GCT Paris: So steps up the scoreboard

by André Schulz
6/21/2018 – After the second day of the GCT rapid tournament in Paris, as in Leuven last week, Wesley So has taken the lead again. Today, the US Grandmaster won two games and played one draw. In the live Rapid Elo list So has now gained 86 points and is second behind Magnus Carlsen. | Photo: Lennart Ootes / Grand Chess Tour

Opening package: 1.b3 and Black Secrets in the Modern Italian Opening package: 1.b3 and Black Secrets in the Modern Italian

Wesley So published two new opening DVDs: 1.b3, the so called Nimzo-Larsen-Attack, for White and his black secrets in the modern Italian. Get them in a package and save money!

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Wesley So scores more

Today's action in Paris started early at 12:00 Noon local time because at 17:00 the game France against Peru got underway at the World Cup and, well, football (soccer) takes priority over chess for the official partner Canal Plus.

France won the game 1-0, incidentally, while the Frenchman in the field — Maxime Vachier-Lagrave — by contrast is winless through six games, tied for places 7-9. Bringing up the rear, however, is Fabiano Caruana, who can't say he's been distracted by patriotic fervour for the action on the pitch — the USA didn't even qualify this time around.

Football aside, the second day of the Grand Chess Tour in Paris was chock full of rounds four to six of the rapid tournament. The first three rounds left three leaders: Anand, Aronian and So.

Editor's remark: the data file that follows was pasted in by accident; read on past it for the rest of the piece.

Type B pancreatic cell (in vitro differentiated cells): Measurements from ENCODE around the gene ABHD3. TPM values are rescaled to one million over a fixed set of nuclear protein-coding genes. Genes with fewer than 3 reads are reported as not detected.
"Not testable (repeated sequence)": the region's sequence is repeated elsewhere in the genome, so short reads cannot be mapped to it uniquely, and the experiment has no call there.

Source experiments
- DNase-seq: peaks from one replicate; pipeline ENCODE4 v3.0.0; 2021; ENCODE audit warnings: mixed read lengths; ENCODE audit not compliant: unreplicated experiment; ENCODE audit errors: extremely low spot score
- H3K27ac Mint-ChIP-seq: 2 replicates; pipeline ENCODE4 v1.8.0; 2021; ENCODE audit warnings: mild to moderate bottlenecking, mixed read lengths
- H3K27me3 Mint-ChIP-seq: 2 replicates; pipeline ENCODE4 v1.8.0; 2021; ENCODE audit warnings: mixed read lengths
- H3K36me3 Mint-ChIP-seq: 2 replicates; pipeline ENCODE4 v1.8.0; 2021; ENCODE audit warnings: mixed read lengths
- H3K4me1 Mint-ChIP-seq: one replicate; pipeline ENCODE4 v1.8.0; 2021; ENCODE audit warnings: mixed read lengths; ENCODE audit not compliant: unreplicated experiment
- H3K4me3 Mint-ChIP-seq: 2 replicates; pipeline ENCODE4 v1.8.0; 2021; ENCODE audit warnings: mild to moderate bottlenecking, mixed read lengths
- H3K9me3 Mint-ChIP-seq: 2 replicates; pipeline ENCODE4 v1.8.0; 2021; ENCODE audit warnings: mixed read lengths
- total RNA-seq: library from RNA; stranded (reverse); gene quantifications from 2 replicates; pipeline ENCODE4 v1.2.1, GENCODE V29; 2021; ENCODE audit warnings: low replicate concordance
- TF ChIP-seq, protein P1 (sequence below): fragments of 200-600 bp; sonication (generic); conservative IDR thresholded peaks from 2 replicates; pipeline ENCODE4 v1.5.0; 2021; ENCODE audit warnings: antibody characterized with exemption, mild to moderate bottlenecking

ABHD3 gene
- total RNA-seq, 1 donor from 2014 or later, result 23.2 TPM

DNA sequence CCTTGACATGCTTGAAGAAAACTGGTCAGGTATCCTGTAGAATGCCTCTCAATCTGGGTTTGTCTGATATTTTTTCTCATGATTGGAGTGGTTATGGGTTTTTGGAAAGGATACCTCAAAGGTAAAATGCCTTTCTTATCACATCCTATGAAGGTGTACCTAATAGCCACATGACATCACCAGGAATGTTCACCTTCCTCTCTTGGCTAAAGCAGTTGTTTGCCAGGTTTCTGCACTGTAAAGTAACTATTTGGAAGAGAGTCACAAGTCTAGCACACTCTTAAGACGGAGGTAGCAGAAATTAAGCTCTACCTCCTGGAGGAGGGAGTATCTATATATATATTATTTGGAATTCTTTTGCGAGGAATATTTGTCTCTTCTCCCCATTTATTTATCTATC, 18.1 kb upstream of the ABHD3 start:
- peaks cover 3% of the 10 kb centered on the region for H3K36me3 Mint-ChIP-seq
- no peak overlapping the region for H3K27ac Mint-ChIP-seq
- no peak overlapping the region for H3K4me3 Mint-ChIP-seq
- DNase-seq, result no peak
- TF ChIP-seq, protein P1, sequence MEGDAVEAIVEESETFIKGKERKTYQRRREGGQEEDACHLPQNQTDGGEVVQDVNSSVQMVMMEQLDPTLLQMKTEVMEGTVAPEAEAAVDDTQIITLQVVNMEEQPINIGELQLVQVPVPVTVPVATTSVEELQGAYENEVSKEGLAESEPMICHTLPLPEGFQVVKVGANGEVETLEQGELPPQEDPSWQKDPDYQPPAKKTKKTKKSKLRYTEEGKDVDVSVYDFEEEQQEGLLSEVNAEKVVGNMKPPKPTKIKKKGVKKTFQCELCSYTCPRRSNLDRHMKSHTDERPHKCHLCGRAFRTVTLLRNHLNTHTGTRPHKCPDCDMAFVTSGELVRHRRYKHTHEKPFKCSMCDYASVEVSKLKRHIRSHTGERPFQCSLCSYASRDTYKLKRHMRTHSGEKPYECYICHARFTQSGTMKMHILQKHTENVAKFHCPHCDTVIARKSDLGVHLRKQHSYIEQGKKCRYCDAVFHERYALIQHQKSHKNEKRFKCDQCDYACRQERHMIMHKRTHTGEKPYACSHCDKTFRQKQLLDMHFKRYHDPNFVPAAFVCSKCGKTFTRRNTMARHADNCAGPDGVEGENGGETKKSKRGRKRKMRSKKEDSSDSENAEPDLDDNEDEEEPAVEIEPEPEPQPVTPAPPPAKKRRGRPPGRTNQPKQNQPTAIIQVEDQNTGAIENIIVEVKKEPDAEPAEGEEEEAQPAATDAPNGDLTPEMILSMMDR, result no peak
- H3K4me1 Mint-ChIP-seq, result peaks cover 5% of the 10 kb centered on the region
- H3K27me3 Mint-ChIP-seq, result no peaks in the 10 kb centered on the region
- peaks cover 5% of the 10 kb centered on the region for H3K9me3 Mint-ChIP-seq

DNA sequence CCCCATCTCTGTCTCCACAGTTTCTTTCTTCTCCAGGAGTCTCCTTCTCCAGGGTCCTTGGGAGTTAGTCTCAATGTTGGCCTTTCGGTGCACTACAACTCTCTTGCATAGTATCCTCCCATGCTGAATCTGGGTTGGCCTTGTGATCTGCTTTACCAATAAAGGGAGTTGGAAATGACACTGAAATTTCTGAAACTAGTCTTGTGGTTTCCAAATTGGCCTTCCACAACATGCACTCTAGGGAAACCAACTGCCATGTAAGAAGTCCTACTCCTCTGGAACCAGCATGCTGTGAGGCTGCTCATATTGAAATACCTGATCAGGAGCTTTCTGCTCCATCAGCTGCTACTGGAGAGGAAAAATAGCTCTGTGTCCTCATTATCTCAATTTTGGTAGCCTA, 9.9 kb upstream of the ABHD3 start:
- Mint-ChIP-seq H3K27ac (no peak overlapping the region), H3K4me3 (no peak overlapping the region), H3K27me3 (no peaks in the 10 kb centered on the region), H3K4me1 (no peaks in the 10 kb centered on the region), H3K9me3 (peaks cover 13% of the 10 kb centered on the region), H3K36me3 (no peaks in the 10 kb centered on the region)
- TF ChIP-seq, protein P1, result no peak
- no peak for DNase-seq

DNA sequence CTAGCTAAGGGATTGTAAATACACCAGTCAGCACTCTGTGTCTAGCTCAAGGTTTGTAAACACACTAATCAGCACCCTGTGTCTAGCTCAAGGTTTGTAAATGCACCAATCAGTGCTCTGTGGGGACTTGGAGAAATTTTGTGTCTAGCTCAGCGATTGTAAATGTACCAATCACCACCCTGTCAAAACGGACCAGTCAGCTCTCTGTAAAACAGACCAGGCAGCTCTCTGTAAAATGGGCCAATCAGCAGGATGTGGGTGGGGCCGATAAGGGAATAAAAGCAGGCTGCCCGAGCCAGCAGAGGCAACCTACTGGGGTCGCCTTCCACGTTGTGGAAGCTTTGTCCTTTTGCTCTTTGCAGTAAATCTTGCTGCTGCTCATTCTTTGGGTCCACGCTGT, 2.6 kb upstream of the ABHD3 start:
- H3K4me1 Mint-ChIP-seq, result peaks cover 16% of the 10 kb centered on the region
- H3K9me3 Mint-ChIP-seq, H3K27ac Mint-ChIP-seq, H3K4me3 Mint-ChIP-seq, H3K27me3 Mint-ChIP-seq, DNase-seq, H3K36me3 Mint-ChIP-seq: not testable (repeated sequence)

MVL

MVL was the favourite of the American commentary team going into Paris | Photo: Lennart Ootes / Grand Chess Tour

Round 4

The fourth round began in a lively fashion and brought forth four decisive games. Wesley So continued his triumphal march and scored the full (two) point(s) against Vladimir Kramnik (the rapid chess games count double). In a symmetrical English variation, the game quickly picked up in the middlegame, with complications favouring So:

 

Here followed 22...Qe2, which threatens 23...Ne3. After 23.Bc1 Bf8 the b5-knight found itself in distress.

The game between Shakhriyar Mamedyarov and Levon Aronian was balanced for a long time. But then Mamedyarov was either too optimistic or too careless.

 

Move the pieces on the live diagram!

On the 31st move, it was essential for Mamedyarov to find the devilish line 31.Qxa6 Rxa6 32.Rxe6! (of course not 32.Rxa6 Qxf3 when White can't take on e6 due to Qg4+) Rxe6 33.Ng5+ Kh6 34.Rc8! when black is forced to give up his queen for the knight or else go for a beautiful stalemate trick with 34...Re8 35.Rxe8 and, for instance, 35...Qxf2+ draw!

Instead, he played 31.Qd7 and after swapping the rooks on d6 followed by an exchange of minor pieces, his king fell under attack from the two black heavy pieces. After that the traffic was all going Aronian's way.

Hardly anyone wants to play the Grünfeld defence against Maxime Vachier-Lagrave these days. The French GM is just too good at it. A popular current fashion to circumvent the line is to play with e3 and Be2. Against Alexander Grischuk, Vachier-Lagrave could probably never fully gain compensation in a Benoni structure, but he had some counterplay. Then, however, the Frenchman slipped up:

 

Vachier-Lagrave played 28...d4 and lost a point after 29.Rxg7 Qxg7 30.Rxe6.